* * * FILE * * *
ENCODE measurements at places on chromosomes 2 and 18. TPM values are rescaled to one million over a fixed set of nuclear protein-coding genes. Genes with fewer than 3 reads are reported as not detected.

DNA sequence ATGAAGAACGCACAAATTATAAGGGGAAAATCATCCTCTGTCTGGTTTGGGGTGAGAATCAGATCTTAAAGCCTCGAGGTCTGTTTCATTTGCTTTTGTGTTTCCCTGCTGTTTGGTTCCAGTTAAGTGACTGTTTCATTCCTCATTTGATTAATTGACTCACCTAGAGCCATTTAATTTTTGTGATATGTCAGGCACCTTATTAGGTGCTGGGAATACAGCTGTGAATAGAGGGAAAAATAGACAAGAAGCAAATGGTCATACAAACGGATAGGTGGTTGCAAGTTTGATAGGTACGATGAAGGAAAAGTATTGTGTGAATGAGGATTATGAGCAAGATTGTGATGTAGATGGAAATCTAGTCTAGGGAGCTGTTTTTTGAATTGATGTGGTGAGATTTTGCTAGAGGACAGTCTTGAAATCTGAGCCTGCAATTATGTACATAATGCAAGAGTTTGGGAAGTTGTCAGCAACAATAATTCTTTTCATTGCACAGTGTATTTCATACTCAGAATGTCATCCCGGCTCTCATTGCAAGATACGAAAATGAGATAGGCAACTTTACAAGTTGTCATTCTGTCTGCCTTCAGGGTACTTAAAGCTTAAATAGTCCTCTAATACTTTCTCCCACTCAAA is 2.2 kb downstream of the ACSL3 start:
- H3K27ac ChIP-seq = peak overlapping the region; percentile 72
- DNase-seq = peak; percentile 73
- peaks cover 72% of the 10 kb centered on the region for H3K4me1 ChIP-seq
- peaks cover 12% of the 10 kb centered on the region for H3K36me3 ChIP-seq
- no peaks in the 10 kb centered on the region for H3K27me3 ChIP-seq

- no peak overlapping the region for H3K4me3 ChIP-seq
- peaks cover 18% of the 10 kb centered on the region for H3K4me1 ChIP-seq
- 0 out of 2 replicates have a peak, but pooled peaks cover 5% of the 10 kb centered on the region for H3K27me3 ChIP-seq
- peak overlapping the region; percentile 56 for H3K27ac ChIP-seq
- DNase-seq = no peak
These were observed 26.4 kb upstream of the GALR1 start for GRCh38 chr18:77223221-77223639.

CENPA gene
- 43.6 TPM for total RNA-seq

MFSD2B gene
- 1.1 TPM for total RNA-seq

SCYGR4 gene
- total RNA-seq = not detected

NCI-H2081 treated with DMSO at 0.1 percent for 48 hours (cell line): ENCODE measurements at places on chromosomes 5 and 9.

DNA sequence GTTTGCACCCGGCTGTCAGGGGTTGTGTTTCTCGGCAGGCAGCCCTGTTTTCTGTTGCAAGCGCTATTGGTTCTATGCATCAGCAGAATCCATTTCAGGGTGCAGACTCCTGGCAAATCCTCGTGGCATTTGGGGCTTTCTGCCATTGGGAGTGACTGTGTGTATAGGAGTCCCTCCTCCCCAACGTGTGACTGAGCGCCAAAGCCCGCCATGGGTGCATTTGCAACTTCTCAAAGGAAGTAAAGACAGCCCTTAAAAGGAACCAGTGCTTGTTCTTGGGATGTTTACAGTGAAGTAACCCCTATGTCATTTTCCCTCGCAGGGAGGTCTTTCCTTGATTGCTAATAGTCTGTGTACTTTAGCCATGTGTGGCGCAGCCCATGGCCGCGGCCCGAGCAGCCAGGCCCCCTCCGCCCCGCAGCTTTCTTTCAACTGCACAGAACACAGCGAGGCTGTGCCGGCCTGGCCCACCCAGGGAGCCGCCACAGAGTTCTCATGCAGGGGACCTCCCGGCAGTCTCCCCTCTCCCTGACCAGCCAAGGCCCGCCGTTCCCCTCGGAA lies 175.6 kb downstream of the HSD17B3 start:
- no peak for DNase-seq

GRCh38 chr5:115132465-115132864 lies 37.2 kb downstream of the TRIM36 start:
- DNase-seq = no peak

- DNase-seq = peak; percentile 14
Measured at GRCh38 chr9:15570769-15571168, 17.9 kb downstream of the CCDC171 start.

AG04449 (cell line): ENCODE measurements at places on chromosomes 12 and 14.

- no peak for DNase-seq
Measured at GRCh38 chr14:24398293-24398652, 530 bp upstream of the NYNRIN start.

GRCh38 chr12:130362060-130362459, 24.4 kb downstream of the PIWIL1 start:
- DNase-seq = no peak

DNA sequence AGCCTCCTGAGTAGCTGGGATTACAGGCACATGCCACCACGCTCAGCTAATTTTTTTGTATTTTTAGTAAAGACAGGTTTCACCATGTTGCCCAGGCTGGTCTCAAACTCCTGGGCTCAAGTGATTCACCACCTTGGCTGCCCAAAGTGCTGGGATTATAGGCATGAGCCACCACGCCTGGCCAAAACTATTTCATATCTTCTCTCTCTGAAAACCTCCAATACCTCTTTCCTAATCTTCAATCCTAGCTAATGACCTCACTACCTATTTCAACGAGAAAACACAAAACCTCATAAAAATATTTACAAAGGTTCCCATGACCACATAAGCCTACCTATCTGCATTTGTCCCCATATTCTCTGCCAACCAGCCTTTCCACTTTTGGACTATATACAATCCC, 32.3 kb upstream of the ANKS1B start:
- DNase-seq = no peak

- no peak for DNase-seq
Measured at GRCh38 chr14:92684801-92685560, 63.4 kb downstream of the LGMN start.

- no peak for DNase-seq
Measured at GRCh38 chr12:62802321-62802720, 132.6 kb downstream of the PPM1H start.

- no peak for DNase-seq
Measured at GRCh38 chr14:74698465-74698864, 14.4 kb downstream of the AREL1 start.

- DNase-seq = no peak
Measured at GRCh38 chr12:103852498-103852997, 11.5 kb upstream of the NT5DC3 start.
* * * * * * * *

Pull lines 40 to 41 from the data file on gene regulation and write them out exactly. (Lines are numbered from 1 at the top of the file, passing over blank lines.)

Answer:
- DNase-seq = no peak
Measured at GRCh38 chr12:103852498-103852997, 11.5 kb upstream of the NT5DC3 start.